All contacts, and especially those that happen for the first time, are extremely important for personal development. When we are born, we gain experience from relationships with parents, when we get older – we take the example from siblings, absorb the mentoring of teachers, and when we reach adolescence, we entrust the role of main influencers to friends, thanks to whom we open a world of true relationships.
What do we usually inherit from our first love and how do we use this baggage not to spoil a new relationship?
1. Lust for passion and a craving for a standard scenario
When you fell in love for the first time, you probably felt the heart fluttering in your chest, and in the abdomen crazy butterflies. And it would seem logical that you would expect the same when you meet a new love. But no, in front of you is an educated man with serious intentions, ready to take you to Europe every month and to the supermarket every week, and completely unable to read poetry at the moon.
This approach is understandable from the standpoint of youthful maximalism, but absurd in mature relationships. You may not understand it yet, but your needs changed as you grew up.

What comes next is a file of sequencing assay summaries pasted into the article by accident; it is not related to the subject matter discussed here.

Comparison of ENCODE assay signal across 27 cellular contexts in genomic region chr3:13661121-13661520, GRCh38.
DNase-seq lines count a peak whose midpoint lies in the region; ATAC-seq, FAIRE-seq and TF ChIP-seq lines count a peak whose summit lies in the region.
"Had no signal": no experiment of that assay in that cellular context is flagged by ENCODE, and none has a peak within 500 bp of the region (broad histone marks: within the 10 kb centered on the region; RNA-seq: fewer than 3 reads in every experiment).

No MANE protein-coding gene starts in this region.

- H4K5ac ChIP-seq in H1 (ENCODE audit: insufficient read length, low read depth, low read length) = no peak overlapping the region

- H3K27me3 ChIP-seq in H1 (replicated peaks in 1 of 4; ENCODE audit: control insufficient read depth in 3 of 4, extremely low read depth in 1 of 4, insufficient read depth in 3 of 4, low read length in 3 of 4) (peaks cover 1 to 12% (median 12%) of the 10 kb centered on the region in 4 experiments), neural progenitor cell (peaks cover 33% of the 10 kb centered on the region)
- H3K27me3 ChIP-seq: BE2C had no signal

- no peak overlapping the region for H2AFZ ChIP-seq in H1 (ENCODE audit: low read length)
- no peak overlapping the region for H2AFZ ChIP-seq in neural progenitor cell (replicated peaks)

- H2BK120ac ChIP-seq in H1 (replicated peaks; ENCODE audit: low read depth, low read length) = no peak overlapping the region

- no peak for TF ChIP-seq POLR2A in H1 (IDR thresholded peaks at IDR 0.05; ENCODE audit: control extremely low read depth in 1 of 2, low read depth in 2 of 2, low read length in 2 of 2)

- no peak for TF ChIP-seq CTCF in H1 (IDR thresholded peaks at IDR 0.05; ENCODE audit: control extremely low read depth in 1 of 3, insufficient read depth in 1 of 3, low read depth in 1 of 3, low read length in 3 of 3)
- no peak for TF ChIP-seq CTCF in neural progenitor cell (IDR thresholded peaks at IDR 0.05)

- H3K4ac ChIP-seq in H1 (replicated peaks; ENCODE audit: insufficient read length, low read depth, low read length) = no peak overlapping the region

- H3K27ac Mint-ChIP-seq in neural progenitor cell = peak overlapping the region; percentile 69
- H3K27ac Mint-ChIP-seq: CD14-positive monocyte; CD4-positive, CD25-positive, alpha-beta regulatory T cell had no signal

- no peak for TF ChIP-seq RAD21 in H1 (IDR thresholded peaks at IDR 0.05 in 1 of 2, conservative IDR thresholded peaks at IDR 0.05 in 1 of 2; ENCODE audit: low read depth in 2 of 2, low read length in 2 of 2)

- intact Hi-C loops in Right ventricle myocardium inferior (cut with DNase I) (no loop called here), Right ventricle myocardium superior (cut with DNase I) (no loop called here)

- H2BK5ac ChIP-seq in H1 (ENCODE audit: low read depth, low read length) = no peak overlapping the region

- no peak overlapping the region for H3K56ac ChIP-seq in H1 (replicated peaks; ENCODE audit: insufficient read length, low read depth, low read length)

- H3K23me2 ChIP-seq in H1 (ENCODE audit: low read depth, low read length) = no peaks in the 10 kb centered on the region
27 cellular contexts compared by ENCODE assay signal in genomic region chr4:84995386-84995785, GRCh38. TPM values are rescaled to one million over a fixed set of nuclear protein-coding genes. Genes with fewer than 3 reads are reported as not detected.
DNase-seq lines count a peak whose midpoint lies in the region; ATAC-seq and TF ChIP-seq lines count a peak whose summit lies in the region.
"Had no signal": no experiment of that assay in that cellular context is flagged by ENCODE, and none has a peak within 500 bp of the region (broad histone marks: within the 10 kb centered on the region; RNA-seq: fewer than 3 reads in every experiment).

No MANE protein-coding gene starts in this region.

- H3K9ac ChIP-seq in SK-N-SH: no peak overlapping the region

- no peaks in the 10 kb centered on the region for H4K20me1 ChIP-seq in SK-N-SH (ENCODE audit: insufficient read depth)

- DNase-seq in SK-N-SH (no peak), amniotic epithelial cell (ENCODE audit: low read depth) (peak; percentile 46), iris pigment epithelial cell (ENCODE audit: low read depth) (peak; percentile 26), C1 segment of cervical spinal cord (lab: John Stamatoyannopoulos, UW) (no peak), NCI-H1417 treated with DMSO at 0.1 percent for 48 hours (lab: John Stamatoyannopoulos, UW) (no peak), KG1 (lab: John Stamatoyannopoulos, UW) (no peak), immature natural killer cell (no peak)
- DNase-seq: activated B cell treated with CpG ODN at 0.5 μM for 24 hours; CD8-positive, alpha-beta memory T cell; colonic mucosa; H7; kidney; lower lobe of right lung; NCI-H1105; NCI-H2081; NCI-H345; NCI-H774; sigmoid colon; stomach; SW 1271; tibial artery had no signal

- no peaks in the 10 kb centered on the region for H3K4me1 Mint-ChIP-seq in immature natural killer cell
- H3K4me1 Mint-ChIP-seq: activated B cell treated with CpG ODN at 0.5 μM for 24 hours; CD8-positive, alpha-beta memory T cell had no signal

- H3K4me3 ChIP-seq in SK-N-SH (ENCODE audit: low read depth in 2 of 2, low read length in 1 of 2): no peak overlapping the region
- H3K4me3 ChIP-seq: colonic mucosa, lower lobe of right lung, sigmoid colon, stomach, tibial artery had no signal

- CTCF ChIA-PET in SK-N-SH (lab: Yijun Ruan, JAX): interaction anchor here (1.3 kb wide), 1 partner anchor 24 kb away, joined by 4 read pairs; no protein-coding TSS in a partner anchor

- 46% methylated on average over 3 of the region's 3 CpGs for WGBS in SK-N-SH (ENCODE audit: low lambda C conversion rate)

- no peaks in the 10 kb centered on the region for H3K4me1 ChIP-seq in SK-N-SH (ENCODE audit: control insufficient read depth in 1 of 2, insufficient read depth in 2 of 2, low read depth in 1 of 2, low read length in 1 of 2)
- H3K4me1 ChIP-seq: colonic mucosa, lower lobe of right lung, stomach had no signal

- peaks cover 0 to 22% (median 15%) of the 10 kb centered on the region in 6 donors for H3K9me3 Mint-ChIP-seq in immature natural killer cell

Focusing on the need for emotional turmoil and at the same time sincerely expecting reliability and loyalty from your partner, you will inevitably be disappointed in the hero of the new novel.
Of course, you can continue the search, focusing on the inner butterflies and the quality of the proposed adoration, but, believe me, this approach does not lead to family happiness. Much more constructive to admit that the previous tactics have lost relevance, and try to erase the first love stupidity, until it destroyed your current relationship.
2. To understand what you want and what you should stay away from.
Imagine that you went on a long-expected journey and returned with a lot of impressions or disappointments. When someone asks you what it was like, you know what to say, don’t you? So with first love – having lived a real adventure, you will know exactly what you have found, what you have lost and what you want, moving on. So never be afraid to tell yourself about it.
The single principle works in definition of both positive and negative moments – those with which it wouldn’t be desirable to deal in the future (for example, if the former was a terrible spender or had skittish character).